Drums more Man than Machine
October 11, 2007 4:44 PM   Subscribe

How can I make my drums sound more real and more human in Reason?

I'm currently without a drummer but I'd still like to have drum parts to play over, so I decided to try using Reason to program some drum tracks. I have soundbanks and patches where the individual sounds sound very real and good, but whenever I try to program them the part ends up sounding pretty bad. For instance, I can never create a hi-hat part that doesn't sound artificial, and everything else just sounds like it's being played by a machine. What are some tips and tricks to make programmed drum parts sound real and human?
posted by god particle to Media & Arts (10 answers total) 10 users marked this as a favorite
You've probably seen this.
But at the very end they mention note by note recording/editing. There are quite a few really good drum sequencing guys over at MeFiMusic who could e-mail, if you don't get your answers here. In fact you could post your "experiments" over there for some good feedback.
posted by snsranch at 4:53 PM on October 11, 2007

Flapjax's comment here is some pretty solid advice!
posted by TwoWordReview at 5:16 PM on October 11, 2007

Play your drum part manually on a midi keyboard (or a midikeys computer keyboard midi keyboard) one or two fingers at a time. If it's close enough, leave it. If it's too far off the beat, then quantize it less than 100%. Do a few tests quantizing it varying amounts until it's just wrong enough in a way that feels right.
posted by umbĂș at 6:00 PM on October 11, 2007

have you considered using some loops/pre-recorded drum samples? Especially if you are just filling in until you get a real drummer, seems like the best way. You don't have to leave them as they are, either. Get creative, chop them up, rearrange them, effect them, time-stretch, layer them. Etc and so forth.
posted by Espoo2 at 6:31 PM on October 11, 2007

As well as all the good advice above to mess things up, three things;

- Remember how many arms and legs a drummer has and never use more hits at a time than a drummer could physically do. Sounds kind of duh obvious but you'd be amazed at how many don't do this and how can't-quite-put-your-finger-on-it weird it makes tracks sound. Hi-hat, snare and crash? I don't think so!

- If you can, do some time behind a kit to get a feel for how you would really drum yourself. Helps you get a feel for your drum sound if your head is using stuff it'd really play were it to be sitting at the back of a band with sticks in hand wondering why rest of body looks good while belly slowly expands...

- Push the crashes back a little bit so your bass pedal hits just before the crash. Real drummers do this naturally. Sequencing packages invariably don't.
posted by merocet at 6:50 PM on October 11, 2007

if you're samples are good enough sounding as is i'd just play them in manually on the keyboard, one at a time (cos i'm unco-ordinated) to get a loose timing feel, and then play around with the volumes/velocity of various hits - make sure the velocity of each hit isn't constant. also, panning, keep the kick and snare centre, pan the high hat to one side, and the cymbals to the other - but not too wide. i think subtlety is the key to make it all sound human rather than disjointed and robotised.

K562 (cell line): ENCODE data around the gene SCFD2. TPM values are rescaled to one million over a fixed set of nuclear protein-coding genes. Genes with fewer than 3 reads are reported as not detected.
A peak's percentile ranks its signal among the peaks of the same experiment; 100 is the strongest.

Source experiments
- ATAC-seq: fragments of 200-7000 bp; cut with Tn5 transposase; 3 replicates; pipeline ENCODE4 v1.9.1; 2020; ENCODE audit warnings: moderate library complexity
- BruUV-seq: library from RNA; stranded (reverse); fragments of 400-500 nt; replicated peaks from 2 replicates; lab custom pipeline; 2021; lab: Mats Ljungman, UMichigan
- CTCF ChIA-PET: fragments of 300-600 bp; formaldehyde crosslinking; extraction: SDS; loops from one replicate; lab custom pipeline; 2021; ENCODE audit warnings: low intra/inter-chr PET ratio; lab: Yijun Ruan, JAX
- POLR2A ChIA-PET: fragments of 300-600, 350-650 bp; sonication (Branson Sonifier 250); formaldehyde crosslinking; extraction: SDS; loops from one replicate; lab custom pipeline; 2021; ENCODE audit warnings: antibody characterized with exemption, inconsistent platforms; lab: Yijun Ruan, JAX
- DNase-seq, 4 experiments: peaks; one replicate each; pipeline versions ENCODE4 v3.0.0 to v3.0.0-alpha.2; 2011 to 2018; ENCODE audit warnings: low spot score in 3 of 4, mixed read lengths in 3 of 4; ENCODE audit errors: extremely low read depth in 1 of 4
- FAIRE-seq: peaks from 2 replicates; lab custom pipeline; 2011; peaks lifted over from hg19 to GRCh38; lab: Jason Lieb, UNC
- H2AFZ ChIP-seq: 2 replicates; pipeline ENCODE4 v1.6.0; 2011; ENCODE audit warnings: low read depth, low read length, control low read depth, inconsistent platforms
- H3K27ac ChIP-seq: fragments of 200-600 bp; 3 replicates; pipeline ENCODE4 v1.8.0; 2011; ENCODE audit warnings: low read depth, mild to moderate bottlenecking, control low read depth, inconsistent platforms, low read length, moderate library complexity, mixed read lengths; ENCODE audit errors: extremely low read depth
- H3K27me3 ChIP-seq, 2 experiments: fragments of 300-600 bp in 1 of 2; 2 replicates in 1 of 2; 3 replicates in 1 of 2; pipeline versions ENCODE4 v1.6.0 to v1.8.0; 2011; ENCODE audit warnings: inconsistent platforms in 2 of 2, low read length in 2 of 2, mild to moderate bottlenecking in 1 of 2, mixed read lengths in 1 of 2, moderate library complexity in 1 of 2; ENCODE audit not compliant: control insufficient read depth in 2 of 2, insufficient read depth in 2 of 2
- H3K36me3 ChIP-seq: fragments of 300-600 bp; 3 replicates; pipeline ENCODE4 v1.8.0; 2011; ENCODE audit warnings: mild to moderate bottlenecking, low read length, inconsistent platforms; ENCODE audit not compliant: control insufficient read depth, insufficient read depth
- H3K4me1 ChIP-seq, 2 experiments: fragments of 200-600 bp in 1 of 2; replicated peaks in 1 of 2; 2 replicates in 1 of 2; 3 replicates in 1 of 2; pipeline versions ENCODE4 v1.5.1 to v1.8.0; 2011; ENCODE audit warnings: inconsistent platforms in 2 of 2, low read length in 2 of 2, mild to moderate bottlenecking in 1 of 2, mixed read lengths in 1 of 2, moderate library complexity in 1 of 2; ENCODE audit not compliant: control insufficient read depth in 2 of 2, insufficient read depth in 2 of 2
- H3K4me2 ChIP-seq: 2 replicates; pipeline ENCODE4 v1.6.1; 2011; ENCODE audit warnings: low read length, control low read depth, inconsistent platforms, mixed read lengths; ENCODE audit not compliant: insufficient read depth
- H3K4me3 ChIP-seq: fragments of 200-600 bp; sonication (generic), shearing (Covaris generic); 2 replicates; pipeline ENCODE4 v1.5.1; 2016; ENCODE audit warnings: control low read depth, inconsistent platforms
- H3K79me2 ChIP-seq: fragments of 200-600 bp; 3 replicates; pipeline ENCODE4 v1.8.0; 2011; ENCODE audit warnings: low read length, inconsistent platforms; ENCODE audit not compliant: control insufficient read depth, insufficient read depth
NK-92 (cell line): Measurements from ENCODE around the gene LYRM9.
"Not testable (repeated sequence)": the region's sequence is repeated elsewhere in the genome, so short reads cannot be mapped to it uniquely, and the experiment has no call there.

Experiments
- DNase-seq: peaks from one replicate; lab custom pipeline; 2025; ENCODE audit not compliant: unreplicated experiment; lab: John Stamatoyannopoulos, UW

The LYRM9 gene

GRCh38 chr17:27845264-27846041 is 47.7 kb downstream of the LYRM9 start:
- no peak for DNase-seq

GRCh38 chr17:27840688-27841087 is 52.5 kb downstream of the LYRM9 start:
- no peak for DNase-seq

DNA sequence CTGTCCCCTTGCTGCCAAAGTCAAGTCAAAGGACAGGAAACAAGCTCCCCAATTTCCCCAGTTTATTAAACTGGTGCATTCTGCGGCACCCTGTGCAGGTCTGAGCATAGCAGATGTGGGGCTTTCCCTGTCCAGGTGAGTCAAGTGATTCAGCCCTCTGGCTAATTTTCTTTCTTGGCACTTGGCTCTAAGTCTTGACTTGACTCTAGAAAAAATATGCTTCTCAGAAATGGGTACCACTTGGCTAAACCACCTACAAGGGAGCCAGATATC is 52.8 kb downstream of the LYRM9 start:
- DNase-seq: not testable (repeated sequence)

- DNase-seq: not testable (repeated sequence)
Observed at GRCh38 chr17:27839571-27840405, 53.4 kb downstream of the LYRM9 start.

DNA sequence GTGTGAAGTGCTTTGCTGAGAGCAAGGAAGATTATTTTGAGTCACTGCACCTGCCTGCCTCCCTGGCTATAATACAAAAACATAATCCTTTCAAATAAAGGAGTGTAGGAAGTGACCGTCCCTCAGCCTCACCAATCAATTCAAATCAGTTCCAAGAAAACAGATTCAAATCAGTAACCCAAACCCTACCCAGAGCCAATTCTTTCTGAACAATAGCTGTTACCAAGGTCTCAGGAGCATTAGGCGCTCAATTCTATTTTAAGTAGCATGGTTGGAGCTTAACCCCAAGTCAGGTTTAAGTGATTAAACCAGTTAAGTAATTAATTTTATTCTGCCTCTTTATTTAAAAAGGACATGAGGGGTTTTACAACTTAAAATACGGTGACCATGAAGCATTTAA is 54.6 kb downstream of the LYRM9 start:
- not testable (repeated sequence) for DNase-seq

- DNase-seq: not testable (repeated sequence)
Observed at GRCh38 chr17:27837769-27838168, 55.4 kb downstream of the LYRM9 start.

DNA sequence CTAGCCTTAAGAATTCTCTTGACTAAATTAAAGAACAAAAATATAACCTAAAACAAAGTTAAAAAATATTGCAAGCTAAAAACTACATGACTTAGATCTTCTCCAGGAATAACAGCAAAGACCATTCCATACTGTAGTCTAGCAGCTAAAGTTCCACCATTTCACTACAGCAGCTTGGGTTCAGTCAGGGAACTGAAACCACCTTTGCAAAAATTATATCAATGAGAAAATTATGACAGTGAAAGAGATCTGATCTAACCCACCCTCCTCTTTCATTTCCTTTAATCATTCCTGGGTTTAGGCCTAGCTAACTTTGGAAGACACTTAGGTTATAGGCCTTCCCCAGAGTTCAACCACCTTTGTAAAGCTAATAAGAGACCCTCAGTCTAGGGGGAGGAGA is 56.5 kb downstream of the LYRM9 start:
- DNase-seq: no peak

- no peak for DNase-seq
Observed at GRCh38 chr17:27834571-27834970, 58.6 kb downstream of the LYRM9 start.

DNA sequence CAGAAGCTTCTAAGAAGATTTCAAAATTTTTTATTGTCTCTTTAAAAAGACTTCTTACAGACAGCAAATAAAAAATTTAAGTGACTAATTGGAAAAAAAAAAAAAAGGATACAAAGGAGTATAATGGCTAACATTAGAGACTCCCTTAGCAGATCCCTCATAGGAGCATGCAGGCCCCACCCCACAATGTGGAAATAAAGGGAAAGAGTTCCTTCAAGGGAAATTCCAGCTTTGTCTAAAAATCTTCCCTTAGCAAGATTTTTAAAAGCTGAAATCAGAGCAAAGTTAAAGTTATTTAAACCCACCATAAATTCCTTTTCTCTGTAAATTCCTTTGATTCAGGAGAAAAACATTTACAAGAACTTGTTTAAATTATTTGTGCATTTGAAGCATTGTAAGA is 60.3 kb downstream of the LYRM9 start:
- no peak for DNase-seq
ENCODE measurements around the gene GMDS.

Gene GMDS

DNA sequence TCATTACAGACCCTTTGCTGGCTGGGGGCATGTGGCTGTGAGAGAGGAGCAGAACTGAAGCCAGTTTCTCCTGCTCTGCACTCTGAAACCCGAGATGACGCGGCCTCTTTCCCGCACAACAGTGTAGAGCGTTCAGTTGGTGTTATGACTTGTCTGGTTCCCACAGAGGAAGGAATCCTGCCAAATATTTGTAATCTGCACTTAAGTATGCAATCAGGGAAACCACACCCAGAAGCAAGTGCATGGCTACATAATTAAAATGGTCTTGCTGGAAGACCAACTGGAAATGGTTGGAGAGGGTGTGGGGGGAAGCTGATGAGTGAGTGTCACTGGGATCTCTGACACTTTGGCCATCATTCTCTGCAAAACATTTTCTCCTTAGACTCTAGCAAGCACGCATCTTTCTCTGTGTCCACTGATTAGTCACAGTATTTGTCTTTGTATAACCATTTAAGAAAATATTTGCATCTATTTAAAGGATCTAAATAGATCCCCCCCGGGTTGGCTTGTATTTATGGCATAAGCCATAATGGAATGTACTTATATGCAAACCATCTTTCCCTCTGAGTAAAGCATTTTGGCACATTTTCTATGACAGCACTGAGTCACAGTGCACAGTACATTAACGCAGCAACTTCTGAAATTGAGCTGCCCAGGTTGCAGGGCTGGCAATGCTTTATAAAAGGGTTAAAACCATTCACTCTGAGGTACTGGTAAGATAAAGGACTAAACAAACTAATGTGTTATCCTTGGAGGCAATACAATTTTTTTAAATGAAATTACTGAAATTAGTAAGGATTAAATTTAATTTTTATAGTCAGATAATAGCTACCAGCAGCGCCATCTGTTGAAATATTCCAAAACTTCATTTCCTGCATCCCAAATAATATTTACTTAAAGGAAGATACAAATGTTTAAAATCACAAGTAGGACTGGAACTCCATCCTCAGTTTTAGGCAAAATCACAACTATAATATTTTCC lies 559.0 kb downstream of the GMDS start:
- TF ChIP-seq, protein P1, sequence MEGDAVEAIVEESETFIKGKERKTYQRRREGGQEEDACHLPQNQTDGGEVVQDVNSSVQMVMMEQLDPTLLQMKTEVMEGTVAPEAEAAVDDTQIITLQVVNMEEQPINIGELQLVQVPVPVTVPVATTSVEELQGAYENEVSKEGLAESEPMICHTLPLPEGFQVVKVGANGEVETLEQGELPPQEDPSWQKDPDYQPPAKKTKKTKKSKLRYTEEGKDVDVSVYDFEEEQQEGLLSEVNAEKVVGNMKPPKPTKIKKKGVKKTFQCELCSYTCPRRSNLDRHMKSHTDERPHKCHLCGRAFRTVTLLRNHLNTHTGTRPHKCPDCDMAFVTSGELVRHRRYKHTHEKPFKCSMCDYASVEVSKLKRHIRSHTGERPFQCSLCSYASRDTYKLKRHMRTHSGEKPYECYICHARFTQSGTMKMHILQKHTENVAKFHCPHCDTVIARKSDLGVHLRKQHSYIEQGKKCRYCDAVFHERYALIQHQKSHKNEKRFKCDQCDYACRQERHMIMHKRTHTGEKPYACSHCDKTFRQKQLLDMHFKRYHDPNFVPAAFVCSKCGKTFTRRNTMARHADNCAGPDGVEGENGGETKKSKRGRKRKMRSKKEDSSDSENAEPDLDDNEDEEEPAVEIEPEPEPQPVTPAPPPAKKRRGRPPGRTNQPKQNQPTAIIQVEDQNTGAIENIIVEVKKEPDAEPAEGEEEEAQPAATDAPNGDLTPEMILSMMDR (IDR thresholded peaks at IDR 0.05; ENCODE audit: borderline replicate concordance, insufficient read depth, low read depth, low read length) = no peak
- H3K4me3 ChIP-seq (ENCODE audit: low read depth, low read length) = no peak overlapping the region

I recall getting a great loose drum sound by using samples of three differnt brush hits of a snare, and randomly playing either hit whenever i wanted to hear a snare hit, try the same for each drum sound - kick, snare, highhat, crash. a lot sample libraries have numerous varietions of each drum hit.

the best way to make a drum kit not sound like its being played by a machine is to play it yourself though, either on a real kit, or samples on a keyboard - dont over quantise it.
posted by robotot at 7:58 PM on October 11, 2007

If you're recording this, you can get a more "present" room sound by just playing your all-electronic track(s) back over the monitors and mic'ing the room. Of course, depending on your sound, studio, and samples, it also might be counterproductive.
posted by electric_counterpoint at 8:56 PM on October 11, 2007

I use Tracktion, not Reason, but some of these techniques might still be useful to you:

- Try applying a very light chorus or flanger effect to a drum track to create variation in the sound over time.

- Try panning drum sounds somewhat left or right.

- As robotot suggested, try alternating between multiple samples of the same drum sound.
posted by Artifice_Eternity at 11:46 PM on October 11, 2007

I wrote a post about this topic a few years ago. A bit out of date and repeats some of the above info, but still relevant.

I still use FruityLoops for drums tracks on all my recordings.
posted by scottandrew at 12:00 AM on October 12, 2007

It'll cost you a hundred bucks at best, but Oberheim's Drummer module is pretty friggin' kickass.
posted by Reggie Digest at 11:01 PM on November 9, 2007

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